Ladyjustice’s memory was peaked regarding a recent story of an elderly man in Litchfield County, Connecticut with Alzheimer’s type dementia missing since July 2007 (nearly 5 years), who was reportedly near incapacitation and remains missing without any substantial clues.
It doesn’t make sense from a medical standpoint, a search and rescue standpoint, or from a common sense perspective. However, Tom Drew continues to be among the missing and most likely dead. Such scenarios sadden LJ’s heart… and remind her of the frailty of the elderly and the “disposable mentality” of the elderly held by some people.
The 1979 play, “On Golden Pond” was adapted to an award-winning 1981 movie starring Henry Fonda, Katharine Hepburn (as the married couple), with an estranged daughter played by Jane Fonda…and Doug McKeon as a begrudging young guest.
The movie holds many lessons and has a charm all its own. The character of Norman Thayer is a crusty old man whose prime in life has passed him by. He struggles with cognitive deficits such as memory problems and disorientation as well as failing health. But, he desperately hangs on to his pleasures and failings in life. Norman’s pleasures are few. They include his ever patient wife, Ethel…and fishing. His failings include an “incommunicado status” with his daughter and inability to express his true feelings.
Norman’s daughter breezes in and out of her parent’s life. She too is filled with resentment toward her father… as if her personal failings and inflexibility was Norman’s fault. So…she thinks she has found happiness in a new husband (Dabney Coleman) whom she brings to their summer home hoping that they will embrace him… and babysit a newly acquired step-son.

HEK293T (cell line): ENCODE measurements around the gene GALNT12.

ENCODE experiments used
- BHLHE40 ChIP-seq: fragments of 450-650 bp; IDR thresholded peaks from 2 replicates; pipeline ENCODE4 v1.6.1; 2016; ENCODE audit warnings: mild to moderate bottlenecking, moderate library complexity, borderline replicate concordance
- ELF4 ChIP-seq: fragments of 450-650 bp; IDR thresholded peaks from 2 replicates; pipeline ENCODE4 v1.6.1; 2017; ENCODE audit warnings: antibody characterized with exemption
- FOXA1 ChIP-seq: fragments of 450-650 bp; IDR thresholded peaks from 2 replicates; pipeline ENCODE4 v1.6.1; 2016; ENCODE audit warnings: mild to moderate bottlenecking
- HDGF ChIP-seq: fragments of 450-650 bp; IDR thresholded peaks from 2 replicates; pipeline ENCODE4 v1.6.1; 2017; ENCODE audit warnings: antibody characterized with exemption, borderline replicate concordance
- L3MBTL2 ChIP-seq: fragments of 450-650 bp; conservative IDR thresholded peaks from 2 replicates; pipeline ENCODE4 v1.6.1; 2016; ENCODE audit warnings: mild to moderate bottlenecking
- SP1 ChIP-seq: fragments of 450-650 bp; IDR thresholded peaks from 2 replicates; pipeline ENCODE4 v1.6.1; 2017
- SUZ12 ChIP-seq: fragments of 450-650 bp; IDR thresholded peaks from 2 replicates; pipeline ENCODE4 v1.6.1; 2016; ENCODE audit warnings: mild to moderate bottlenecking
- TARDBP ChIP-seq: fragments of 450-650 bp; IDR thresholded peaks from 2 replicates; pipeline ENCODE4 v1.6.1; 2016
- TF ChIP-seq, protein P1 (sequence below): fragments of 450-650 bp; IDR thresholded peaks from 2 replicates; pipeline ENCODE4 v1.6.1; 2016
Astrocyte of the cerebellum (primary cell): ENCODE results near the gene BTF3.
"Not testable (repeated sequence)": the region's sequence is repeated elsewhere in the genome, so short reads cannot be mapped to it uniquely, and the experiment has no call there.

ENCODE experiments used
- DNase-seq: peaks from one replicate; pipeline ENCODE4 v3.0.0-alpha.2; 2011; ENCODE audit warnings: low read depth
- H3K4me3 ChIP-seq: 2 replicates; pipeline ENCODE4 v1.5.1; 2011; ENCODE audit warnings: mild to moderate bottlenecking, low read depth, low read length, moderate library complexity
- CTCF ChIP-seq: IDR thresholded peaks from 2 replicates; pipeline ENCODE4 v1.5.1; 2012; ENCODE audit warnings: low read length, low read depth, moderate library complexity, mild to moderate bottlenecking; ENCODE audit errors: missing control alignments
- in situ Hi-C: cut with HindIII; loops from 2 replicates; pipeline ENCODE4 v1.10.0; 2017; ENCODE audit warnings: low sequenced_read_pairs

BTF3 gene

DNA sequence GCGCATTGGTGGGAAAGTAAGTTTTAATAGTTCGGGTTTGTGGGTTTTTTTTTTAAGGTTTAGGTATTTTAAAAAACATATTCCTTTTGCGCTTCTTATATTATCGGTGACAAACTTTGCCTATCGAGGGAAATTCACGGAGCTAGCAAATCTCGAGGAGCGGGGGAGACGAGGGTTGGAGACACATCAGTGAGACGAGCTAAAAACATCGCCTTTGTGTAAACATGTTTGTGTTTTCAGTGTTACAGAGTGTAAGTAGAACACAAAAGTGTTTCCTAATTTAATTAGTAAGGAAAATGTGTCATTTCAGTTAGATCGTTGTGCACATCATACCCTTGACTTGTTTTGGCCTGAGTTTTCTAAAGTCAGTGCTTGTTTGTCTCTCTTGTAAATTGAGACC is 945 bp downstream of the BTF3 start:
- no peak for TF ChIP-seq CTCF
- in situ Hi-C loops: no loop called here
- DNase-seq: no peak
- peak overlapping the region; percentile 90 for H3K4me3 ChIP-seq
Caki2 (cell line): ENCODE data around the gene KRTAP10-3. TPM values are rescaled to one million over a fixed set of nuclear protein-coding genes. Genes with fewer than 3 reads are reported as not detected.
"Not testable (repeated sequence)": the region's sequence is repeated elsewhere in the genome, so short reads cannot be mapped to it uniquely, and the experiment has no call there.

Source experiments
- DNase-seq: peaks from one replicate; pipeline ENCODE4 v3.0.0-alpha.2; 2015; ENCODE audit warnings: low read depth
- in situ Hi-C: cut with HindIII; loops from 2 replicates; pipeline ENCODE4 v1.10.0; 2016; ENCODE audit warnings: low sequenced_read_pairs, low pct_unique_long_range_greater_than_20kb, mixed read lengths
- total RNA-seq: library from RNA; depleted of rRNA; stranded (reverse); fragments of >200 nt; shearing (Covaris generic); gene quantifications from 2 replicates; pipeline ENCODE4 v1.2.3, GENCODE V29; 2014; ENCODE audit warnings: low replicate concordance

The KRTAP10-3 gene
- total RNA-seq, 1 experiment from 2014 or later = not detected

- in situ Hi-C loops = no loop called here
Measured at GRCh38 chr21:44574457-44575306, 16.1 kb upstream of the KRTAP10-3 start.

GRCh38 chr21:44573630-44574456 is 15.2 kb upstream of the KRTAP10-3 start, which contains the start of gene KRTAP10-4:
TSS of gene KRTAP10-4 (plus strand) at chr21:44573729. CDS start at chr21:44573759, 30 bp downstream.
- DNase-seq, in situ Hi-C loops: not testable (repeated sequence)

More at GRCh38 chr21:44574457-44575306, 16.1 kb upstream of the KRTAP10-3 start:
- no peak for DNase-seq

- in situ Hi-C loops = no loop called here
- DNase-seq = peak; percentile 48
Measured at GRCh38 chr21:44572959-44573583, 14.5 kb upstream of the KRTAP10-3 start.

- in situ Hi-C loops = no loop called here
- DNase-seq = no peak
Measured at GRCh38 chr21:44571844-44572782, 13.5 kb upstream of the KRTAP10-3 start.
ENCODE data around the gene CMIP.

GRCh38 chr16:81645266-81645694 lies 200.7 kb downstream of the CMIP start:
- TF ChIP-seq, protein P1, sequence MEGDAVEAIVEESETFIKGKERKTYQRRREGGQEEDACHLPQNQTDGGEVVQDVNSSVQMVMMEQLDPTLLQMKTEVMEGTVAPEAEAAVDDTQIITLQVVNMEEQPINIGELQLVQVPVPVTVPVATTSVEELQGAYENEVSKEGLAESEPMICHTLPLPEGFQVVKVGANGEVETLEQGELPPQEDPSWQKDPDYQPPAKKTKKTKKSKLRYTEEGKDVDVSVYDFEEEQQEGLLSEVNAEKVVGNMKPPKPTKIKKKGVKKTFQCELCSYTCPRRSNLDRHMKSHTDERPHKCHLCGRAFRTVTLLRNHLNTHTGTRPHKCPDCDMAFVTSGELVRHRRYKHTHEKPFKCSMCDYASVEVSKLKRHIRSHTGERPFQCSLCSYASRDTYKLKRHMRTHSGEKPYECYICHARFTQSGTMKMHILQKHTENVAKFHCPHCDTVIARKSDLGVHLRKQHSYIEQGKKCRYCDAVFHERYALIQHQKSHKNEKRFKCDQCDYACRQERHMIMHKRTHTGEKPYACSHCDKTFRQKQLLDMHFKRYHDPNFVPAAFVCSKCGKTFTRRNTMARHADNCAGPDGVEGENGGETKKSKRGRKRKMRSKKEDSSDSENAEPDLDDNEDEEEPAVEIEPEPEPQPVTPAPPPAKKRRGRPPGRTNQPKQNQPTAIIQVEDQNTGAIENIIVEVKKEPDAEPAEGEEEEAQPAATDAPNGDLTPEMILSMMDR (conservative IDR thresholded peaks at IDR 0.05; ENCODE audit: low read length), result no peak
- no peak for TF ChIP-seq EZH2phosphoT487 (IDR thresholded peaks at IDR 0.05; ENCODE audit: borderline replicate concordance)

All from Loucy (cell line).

“Billy” is a cool 13-year-old who likes to “cruise chicks and suck face” back home. He feels abandoned by his father for dumping him with an old couple. As the story progresses, Billy is both puzzled and yet begins to like Norman and learning to fish. Billy and Norman attempt to catch the “infamous Big Walter” (i.e. the fish that got away years ago…nearly caught, but not quite.) Ladyjustice speculates that “Big Walter” may be a metaphor for Norman’s daughter.
Ethel Thayer is a woman who unconditionally loves her family… flaws and all! She is the consummate mediator. One gets the impression that she has sacrificed much for Norman….and accepts “the facts of life” as they are. Scenes between Hepburn and Fonda are often priceless.
This writer does not want to give away too much. There are many touching, sad and delightful moments in this film. Henry Fonda flawlessly delivers funny, sometimes shocking dialogue while playing “an entitled elder” as no one else could. This, in fact, was Henry Fonda’s last role.
Memorable Video Clips:
And… what can we say in parting about advancing age? ‘Words to the wise…
“It is not the number of years we have behind us, but the number we have before us, that makes us careful and responsible and determined to find out the truth about everything.” George Bernard Shaw